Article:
If you’ve gone through the first 4 lessons in this series, you now have your general resume. You might actually be ready to start submitting your resume, unless . . .
Have you ever had a recruiter call you for a position that would be ideal for you and, although you have the experience, your resume does not put enough emphasis on that experience? Or maybe you’ve worked in several different industries and want want to focus on one particular industry. While one resume version (what I call “general” or “generic” resume) works well for some people, there are many people who should have multiple versions of their resume.
Why Have Versions: There are many reasons why you may need (and should have) multiple resume versions. Remember, too much of a good thing might actually be too much. Balance how many resumes you need with where you will get the most value. The most common reasons are:
- Multiple Industries – Maybe you’ve worked in several different industries but in similar roles. Let’s say, as an example, you are an accountant and worked at an aircraft manufacturer but have also worked at an automobile manufacturer. You’ve decided to find a new job, but want to focus on aircraft manufacturing.
- New Industry – Using the example from above, perhaps you would like to work for a company that manufactures satellites. You need to re-write your resume to focus on the skills that would be relevant to your new industry.
- Different Roles – Let’s say that you have a lot of experience but have worked in different roles in your career. While you would be open to any of these roles in a new company, you may need to have resume versions that focus on one of these roles.
- Career Change – Maybe you want to something completely different than prior jobs. Maybe you’ve just graduated from school with a new (but different) degree/training. Whatever the reason, you need to have a version of your resume that focuses mostly on the skills that are required in the new career.
Version Types: There are several types of versions you can have, depending on your needs and the purpose:
- What You Do – Focusing on the type of role/position you want as your new job drives the focus of this resume. If you worked in Marketing and Sales but want to focus on Marketing side, then your resume should be a functional design with a focus on your marketing skills.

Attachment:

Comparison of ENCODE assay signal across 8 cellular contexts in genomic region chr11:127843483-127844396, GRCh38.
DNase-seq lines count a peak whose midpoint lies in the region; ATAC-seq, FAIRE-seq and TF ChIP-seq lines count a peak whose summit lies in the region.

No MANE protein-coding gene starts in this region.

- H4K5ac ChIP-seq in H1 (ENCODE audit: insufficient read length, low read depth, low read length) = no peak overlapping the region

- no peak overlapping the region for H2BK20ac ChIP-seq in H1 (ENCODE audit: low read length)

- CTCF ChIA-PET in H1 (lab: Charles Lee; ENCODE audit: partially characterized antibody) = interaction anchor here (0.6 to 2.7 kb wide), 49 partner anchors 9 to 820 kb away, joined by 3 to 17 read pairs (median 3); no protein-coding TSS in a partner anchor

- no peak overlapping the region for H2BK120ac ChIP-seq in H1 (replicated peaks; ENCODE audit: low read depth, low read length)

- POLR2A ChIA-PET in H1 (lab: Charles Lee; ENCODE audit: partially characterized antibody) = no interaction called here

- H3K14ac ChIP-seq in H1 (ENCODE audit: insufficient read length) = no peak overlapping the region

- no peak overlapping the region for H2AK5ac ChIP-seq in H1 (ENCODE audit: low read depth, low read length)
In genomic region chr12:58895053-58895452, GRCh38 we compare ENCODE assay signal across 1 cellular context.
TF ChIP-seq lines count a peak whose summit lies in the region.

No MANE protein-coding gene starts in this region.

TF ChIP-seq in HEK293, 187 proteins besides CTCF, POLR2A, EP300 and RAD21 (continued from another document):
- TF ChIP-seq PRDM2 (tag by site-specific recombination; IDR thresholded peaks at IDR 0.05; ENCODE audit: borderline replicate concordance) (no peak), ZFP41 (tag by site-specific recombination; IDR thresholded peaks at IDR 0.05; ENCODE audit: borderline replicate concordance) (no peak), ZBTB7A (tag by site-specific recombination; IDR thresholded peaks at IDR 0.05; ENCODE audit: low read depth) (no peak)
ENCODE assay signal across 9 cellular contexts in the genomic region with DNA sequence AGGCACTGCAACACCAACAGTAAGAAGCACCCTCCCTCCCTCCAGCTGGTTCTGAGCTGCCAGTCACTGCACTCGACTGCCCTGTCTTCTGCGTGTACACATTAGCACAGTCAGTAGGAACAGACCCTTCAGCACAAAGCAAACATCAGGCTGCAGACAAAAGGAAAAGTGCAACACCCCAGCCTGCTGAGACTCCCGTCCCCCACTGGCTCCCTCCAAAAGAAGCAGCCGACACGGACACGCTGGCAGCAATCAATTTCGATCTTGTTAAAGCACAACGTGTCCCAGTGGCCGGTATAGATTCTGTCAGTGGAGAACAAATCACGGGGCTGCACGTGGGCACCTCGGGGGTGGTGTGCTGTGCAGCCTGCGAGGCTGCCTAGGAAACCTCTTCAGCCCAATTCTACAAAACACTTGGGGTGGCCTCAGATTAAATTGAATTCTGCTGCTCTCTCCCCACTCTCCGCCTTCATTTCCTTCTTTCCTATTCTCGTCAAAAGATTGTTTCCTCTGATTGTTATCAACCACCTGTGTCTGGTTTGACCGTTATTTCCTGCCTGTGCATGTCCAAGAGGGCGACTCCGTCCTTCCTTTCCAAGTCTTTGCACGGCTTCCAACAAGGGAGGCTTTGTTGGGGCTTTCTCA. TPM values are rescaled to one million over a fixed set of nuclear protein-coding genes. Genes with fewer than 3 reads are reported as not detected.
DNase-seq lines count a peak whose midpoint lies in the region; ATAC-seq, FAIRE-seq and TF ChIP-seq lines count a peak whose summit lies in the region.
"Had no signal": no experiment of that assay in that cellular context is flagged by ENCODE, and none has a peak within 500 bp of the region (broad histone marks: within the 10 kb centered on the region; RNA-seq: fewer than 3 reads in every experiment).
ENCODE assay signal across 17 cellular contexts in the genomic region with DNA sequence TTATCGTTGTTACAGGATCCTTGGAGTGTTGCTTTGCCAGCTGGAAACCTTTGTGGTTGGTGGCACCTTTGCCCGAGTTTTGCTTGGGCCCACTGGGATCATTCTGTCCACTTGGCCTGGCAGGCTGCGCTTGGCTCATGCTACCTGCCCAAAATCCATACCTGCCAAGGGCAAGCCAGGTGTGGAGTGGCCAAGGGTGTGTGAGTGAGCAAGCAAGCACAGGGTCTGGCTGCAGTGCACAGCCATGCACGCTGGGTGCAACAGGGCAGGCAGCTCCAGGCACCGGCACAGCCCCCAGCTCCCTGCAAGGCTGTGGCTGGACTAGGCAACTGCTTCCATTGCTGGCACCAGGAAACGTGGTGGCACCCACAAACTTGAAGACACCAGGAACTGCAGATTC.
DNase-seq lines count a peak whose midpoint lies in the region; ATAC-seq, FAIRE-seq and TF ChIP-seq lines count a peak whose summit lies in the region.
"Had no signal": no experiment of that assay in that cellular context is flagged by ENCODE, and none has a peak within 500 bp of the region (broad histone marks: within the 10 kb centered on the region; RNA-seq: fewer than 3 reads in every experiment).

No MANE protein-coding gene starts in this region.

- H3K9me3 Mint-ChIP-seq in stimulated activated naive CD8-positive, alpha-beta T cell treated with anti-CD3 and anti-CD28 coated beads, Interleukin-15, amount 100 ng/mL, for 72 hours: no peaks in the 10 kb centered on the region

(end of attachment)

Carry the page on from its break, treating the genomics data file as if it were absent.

Where You Work – Maybe it’s not about what you do, but where you do it (meaning your industry). In that case, you will want your resume to focus on industry specific skills versus role specific skills. This is still considered a skills based resume (like the one above), just a different skills focus.
- Genius Resume Samples – Examples based on industry.
Keeping Track: Okay, you’ve got these great multiple resumes, now you just need to keep track of which one you’ve sent to who. If you read our post on using Indeed.com (How to Use Indeed.com for Your Job Search – Part 1) you will know that most sites allow you to upload your resume. A few (Indeed.com is not one of them) allow you to upload multiple documents and resumes. Most of these are company career sites and not search engines. There are a few software/spreadsheet solutions (see below), or you can use the good old fashioned spreadsheet (like Google Docs spreadsheet app which is free). Some resources to help:
- Trackmycv.com – Take a look at this site. Take a look at the screenshots. I’ve not tried it myself.
- Job Search Tracking Tool – This is a spreadsheet from the University of Wisconsin’s career site. The link to the left will download an Excel file. If you are more comfortable visiting their career site first, click here
Other Resources – Some great books on Resumes (from Amazon):
- The 2-Hour Job Search: Using Technology to Get the Right Job Faster
- Federal Resume Guidebook: Strategies for Writing a Winning Federal Resume
- Gallery of Best Resumes: A Collection of Quality Resumes by Professional Resume Writers, 5th Edition
Also take a look at our other resume lessons (see below).
5 Steps to a Great Resume:
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Good luck in your search,